Text: Isa 9:6
The relationship between the OT and NT is that of promise and fulfilment. See Mt 1:22; 2:5, 17, 23, 3:3; 4:14.
Here is one of the most celebrated of the Messianic prophecies.
‘For to us a child is born, to us a son is given, and the government will be on his shoulders. And he will be called Wonderful Counsellor, Mighty God, Everlasting Father, Prince of Peace.’ The third of these is, perhaps, the most puzzling. In what sense is it possible to call the Son of God the “Everlasting Father”?
1. We expect a father to have children. Does Christ have children? Isa 8:18/Heb 2:13 – “Here am I, and the children God has given me”. Isa 53:10 – “He will see his offspring”. Now, as an ‘Everlasting Father’, the life that Christ gives to his offspring is an everlasting life. Jn 10:28, “I give them eternal life, and they shall never perish; no one can snatch them out of my hand.”
2. We expect a father to resemble his children. Does Christ resemble his children? Heb 2:14 – Christ, the ‘author’ of our salvation, resembles us in our humanity: ‘Since the children have flesh and blood, he too shared in their humanity’.
But also, the children resemble the father. This is an ongoing process. The teaching of Paul (2 Cor 3:18) is that we ‘are being transformed into [Christ’s] likeness with ever-increasing glory.’ But it is also an eternal destiny: 1 Jn 3:2 ‘Dear friends, now we are children of God, and what we will be has not yet been made known. But we know that when [Christ] appears, we shall be like him, for we shall see him as he is.’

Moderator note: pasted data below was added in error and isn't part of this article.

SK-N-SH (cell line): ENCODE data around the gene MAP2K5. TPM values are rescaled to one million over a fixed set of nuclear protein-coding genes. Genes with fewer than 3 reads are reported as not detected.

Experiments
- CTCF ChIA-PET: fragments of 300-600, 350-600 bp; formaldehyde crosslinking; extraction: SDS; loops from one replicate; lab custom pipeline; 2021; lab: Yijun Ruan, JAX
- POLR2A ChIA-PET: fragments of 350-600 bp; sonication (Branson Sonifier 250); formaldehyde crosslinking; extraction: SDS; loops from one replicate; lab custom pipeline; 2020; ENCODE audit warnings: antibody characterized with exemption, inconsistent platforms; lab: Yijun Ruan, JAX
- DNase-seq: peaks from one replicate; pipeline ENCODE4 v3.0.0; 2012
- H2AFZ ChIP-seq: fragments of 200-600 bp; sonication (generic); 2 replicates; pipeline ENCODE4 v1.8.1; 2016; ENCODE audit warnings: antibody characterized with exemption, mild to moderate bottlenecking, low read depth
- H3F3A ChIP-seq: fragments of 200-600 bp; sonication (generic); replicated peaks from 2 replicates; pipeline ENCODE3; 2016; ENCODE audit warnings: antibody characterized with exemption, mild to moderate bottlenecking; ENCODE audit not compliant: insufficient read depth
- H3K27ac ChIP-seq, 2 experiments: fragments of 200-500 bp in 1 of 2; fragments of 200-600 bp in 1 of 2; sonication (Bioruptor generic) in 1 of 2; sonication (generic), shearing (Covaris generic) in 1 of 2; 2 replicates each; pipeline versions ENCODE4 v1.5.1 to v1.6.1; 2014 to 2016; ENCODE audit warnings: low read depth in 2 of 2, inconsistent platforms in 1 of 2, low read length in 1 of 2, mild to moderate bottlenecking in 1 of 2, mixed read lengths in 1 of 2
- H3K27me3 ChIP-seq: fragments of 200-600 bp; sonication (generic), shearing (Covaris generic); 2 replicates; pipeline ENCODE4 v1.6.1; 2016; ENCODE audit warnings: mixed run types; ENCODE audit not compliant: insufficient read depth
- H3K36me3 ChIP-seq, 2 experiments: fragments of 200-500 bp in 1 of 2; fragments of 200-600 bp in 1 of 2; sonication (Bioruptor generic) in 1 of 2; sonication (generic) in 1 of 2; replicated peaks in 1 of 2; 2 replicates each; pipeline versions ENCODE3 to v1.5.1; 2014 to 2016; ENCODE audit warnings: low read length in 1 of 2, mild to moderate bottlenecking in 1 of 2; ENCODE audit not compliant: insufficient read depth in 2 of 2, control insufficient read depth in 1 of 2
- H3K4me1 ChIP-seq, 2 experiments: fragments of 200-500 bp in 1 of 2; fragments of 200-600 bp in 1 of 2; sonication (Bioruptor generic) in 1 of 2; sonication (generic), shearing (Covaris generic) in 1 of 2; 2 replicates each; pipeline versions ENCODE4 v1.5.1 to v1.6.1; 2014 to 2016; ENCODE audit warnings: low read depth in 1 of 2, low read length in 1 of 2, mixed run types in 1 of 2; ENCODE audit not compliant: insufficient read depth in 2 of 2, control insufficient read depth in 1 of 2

3. We expect a father to love his children. Does Christ love his children? Jn 15:9 – “As the Father has loved me, so have I loved you.” How has the Father loved the Son? – without measure, without change, and without end. It is an everlasting love. Rom 8:35ff ‘Who shall separate us from the love of Christ? Shall trouble or hardship or persecution or famine or nakedness or danger or sword? As it is written: “For your sake we face death all day long; we are considered as sheep to be slaughtered.” No, in all these things we are more than conquerors through him who loved us. For I am convinced that neither death nor life, neither angels nor demons, neither the present nor the future, nor any powers, neither height nor depth, nor anything else in all creation, will be able to separate us from the love of God that is in Christ Jesus our Lord.’
Think of how it would be if these two words were missing from Isaiah’s prophecy; if we had a Wonderful Counsellor, a Mighty God, a Prince of Peace, but no Everlasting Father. What a revelation (for those who view God as distant and impersonal); what a consolation (for those who are feeling fatherless in this world); what an invitation (for those who are seeking the Saviour, but are unsure what kind of reception they will get)!